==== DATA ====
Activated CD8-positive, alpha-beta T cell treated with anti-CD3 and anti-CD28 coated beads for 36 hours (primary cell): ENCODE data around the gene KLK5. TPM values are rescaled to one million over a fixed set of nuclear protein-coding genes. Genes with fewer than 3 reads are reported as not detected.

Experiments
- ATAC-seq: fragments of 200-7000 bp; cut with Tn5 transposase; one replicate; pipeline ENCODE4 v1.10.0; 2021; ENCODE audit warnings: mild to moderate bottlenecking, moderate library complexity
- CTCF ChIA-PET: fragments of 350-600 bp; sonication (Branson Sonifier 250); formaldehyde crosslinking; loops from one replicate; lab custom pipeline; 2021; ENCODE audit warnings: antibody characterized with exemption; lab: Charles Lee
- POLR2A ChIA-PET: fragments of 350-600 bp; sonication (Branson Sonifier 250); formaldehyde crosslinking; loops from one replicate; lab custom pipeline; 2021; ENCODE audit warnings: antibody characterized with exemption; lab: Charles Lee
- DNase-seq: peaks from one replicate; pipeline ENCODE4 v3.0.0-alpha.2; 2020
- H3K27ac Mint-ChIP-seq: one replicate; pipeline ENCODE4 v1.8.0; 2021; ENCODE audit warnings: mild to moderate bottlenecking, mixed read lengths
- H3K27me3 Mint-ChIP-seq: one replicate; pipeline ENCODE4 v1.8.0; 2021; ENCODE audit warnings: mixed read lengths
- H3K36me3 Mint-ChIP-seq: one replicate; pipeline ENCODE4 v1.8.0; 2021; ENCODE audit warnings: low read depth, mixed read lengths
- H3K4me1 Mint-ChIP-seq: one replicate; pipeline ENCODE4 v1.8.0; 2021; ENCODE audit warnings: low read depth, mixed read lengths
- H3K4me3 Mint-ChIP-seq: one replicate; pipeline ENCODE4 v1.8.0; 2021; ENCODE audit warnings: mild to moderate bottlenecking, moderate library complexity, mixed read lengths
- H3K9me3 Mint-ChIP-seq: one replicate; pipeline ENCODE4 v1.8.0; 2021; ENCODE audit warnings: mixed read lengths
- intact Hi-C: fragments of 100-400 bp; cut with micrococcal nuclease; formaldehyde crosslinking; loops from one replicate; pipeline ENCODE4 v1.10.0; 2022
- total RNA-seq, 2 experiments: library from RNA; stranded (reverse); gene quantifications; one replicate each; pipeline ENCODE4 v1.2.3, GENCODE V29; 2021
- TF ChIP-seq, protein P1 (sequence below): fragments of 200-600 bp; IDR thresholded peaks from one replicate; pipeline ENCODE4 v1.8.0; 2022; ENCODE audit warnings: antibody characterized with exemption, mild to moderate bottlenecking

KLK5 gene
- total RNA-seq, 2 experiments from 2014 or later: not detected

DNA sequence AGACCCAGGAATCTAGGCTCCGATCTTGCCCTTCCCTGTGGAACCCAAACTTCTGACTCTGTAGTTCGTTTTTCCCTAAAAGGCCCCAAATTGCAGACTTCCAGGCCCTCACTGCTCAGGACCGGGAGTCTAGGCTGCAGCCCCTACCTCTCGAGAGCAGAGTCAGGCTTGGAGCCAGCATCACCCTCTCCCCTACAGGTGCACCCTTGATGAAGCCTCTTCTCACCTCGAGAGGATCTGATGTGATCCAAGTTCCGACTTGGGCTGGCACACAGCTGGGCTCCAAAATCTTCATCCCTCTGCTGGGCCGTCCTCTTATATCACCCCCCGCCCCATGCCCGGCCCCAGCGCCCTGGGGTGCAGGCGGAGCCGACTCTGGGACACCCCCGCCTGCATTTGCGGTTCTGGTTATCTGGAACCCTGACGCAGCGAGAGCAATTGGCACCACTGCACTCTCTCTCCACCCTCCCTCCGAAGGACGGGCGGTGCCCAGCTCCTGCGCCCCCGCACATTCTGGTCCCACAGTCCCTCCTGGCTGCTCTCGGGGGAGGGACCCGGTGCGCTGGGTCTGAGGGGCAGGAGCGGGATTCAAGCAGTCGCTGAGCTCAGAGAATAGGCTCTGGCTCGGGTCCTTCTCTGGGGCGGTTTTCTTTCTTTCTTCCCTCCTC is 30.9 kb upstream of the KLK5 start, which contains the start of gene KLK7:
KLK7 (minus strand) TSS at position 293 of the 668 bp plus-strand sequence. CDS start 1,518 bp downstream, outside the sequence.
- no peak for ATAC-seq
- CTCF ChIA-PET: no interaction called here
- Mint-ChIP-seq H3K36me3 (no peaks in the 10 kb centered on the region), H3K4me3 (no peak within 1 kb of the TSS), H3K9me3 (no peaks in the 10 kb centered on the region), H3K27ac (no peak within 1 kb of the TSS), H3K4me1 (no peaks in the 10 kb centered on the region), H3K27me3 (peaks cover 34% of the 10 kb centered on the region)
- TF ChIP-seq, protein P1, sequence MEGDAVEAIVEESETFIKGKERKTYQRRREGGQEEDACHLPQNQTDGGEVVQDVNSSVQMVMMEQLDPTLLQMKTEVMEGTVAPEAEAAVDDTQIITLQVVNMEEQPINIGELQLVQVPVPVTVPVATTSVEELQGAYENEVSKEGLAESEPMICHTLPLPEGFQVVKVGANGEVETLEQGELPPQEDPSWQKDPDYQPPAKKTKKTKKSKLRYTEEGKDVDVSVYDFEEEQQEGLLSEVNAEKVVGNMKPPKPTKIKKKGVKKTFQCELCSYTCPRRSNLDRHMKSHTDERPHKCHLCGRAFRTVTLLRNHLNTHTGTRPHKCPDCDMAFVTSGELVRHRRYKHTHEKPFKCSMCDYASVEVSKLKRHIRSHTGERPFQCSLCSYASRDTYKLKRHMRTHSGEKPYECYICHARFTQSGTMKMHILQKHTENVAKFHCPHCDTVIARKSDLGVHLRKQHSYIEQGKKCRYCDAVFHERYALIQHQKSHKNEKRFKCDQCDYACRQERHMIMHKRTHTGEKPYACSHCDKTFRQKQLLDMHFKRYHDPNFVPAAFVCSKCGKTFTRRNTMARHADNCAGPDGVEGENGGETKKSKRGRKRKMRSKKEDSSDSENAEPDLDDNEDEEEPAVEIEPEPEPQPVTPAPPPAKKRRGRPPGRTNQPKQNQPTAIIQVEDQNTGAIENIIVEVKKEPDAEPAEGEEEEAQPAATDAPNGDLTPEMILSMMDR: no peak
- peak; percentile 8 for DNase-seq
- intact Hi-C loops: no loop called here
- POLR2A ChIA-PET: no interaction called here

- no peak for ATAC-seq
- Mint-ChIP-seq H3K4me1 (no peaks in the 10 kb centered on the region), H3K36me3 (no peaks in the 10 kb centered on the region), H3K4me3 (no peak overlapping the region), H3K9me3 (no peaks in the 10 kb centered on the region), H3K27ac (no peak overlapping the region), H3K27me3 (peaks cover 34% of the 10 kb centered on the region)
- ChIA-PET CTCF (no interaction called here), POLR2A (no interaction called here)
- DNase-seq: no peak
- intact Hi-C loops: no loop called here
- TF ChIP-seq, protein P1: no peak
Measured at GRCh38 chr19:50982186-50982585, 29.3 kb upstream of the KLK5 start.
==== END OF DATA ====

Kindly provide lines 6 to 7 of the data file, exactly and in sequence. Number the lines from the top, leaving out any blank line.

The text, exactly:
- DNase-seq: peaks from one replicate; pipeline ENCODE4 v3.0.0-alpha.2; 2020
- H3K27ac Mint-ChIP-seq: one replicate; pipeline ENCODE4 v1.8.0; 2021; ENCODE audit warnings: mild to moderate bottlenecking, mixed read lengths